July 25, 2003
When you have the chance to buy a classic of golf literature, you should.
You might find yourself lucky to find a copy at an old second-hand book shop–or you might have to wait until some enterprising book publisher remembers that some golf books are worth keeping in print.
Thanks to Tatra Press’s reissue of Scotland’s Gift: How America Discovered Golf, for example, you can read again the reminiscences of Charles Blair MacDonald, one of the most influential American golfers of the nineteenth and early twentieth centuries. ($26.95 SRP).
MacDonald (1855-1939) was among the first American golf course architects. Nonetheless, his seminal involvement with golf was far more extensive than his remarkable creations at The National Golf Links of America on Long Island, the Yale University golf course, or the famous Mid-Ocean course in Bermuda.
Among other highlights, he was a founding member of the United States Golf Association. He served for many years as a Rules Committee member of the Royal & Ancient. He also won the first United States Amateur championship in 1895.
Most important, MacDonald was among those rare individuals who were not only active participants, but who could also write well about their interests. MacDonald took this opportunity to preach the benefits and intricacies of his favorite sport, from his unique perspective as one who was present at the creation of the primary American organization devoted to golf.
Some modern-day readers might think that the USGA was the only such entity, but MacDonald traces the influence of the Western Golf Association and the differences that arose between the two groups. MacDonald, who made his first pile at the Chicago Board of Trade and helped found the Chicago Golf Club, was sensitive to the topographical and other differences between the “Westerners” where he lived and the more Eastern orientation of the USGA. MacDonald recounts several of the controversies in which he played a significant role in coordinating and compromising between the two.
MacDonald tried constantly to keep the American style of golf as close as possible to the game he played as a university student at St. Andrews, when he competed with some of the leading Scottish golfers of the time, including Tom Morris, Jr. and David Strath.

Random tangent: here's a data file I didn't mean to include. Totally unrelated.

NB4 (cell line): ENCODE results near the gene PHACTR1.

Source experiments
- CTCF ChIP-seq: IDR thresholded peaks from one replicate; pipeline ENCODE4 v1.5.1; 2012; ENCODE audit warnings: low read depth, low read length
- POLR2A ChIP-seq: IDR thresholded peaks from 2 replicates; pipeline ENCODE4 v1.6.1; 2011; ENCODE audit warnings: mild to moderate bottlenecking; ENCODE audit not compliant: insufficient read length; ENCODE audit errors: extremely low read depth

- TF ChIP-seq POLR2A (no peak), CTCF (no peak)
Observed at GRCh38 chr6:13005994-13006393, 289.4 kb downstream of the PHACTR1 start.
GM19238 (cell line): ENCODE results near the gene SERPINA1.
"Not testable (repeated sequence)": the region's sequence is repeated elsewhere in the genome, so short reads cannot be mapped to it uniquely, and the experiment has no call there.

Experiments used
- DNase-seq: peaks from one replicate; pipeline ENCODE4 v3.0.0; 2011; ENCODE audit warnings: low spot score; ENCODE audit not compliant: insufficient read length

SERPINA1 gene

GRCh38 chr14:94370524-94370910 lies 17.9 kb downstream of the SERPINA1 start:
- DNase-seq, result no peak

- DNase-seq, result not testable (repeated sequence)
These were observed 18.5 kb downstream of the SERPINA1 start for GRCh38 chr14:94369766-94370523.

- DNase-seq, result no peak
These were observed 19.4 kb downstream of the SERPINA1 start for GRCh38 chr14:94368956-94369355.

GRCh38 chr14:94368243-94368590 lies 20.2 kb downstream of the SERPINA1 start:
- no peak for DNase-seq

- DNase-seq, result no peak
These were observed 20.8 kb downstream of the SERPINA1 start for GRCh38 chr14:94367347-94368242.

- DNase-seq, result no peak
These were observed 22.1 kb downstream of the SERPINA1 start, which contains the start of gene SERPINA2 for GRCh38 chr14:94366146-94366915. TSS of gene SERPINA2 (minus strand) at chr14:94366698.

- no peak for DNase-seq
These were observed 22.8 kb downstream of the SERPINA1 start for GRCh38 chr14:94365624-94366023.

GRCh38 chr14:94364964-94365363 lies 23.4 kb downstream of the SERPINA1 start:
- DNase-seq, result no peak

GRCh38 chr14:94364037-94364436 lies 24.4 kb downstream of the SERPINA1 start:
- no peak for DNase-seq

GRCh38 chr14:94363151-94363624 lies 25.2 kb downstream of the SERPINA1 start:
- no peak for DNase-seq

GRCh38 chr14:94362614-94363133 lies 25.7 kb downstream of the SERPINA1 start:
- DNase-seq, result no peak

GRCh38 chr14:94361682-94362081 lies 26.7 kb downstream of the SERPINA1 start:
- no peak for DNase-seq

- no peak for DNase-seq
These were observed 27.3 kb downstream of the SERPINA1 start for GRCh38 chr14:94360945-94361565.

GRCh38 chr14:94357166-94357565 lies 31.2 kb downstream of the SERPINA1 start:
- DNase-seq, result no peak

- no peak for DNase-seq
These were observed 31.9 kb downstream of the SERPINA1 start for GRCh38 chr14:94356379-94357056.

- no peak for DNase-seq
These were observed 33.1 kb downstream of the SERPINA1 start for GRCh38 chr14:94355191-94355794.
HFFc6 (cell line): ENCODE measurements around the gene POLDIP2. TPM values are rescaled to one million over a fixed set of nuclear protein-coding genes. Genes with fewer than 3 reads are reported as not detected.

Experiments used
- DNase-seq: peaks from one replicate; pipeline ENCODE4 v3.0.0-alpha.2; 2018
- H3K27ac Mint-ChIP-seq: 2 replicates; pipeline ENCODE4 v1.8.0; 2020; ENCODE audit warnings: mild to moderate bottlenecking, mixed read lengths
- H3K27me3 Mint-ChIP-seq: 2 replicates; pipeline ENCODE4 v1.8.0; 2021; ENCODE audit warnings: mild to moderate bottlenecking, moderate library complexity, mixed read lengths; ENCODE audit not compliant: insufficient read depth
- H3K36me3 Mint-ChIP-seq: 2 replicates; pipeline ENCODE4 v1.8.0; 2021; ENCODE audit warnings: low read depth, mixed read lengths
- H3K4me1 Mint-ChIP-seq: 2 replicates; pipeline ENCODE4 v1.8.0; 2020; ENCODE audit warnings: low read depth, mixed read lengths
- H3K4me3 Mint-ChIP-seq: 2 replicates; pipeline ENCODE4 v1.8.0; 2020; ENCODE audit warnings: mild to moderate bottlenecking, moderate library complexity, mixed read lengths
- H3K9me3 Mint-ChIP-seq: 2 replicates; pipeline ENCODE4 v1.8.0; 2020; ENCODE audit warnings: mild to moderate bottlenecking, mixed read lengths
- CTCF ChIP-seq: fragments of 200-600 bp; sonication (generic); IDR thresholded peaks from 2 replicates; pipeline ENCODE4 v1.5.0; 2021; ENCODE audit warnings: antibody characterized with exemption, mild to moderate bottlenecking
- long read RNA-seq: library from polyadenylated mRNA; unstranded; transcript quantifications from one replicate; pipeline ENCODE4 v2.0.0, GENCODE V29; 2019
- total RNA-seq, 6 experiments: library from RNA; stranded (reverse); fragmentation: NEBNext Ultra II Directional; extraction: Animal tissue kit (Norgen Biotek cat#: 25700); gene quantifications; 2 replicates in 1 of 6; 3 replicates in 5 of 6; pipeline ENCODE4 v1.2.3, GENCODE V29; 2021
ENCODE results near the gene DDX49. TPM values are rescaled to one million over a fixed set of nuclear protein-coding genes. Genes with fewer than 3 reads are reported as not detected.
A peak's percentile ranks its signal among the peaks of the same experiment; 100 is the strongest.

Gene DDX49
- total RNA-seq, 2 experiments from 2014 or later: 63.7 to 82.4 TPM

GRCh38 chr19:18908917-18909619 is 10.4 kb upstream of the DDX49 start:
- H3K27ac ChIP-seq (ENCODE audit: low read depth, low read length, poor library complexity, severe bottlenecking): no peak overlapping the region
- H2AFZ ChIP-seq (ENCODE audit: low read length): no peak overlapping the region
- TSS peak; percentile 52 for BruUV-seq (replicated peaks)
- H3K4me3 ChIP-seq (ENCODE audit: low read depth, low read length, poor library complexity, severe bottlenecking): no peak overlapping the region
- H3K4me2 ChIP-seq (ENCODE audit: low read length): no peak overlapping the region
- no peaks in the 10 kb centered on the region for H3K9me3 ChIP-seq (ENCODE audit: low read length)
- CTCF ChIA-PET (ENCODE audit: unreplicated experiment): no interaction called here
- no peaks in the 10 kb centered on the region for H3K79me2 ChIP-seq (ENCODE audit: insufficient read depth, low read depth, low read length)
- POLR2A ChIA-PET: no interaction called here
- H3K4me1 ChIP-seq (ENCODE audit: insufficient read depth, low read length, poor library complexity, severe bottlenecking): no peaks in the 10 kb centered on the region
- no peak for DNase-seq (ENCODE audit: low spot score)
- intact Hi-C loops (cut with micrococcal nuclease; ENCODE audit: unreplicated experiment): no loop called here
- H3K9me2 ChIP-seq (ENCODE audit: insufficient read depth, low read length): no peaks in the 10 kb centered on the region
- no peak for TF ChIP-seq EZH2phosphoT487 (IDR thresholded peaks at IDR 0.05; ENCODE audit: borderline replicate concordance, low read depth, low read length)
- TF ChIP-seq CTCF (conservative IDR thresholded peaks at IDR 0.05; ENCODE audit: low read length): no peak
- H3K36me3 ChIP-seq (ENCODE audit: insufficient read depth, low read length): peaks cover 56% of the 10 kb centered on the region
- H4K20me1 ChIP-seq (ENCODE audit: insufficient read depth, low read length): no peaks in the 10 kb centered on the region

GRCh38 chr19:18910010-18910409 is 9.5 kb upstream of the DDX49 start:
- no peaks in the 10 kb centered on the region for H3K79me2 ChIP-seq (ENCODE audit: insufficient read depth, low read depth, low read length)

In this respect his unpaid work in designing courses was invaluable. MacDonald played most of the famous layouts in Great Britain and took careful notes. He then obtained surveys and recreated some of the better features of some of the best holes where he could. His respect for how a course should look and play stood in stark contrast to some other designs inflicted on America in the early days of modern golf. Fortunately, MacDonald helped convince new clubs and their owners to pay attention to these fundamentals, and avoid some serious design mistakes.
MacDonald often succeeded in pushing his own agenda, but not completely. For example, MacDonald clearly thought the stymie rule was critical to the game’s integrity. The WGA was strongly against it, however, and eventually won out over MacDonald and other traditionalists.
MacDonald’s prose style is a bit stilted and antique for modern day sensibilities, but you shouldn’t mistake his formal manner of writing for stuffiness. Hints of MacDonald’s fun-loving character still peek through, as in this explanation for his work at Mid-Ocean:
“When the eighteenth amendment passed and the nineteenth hole abolished, I discussed with a number of friends the propriety of having a golf course in Bermuda.”
At other points MacDonald refers to starting an early morning round with friends only an hour or so after returning from an evening. From such offhand remarks one can learn much.
Anyone interested in how American golf developed from its Scottish origins should read this book. It not only fills in many of those blanks, but also gives an intriguing glimpse into America’s social history from the perspective of one of its primary contributors.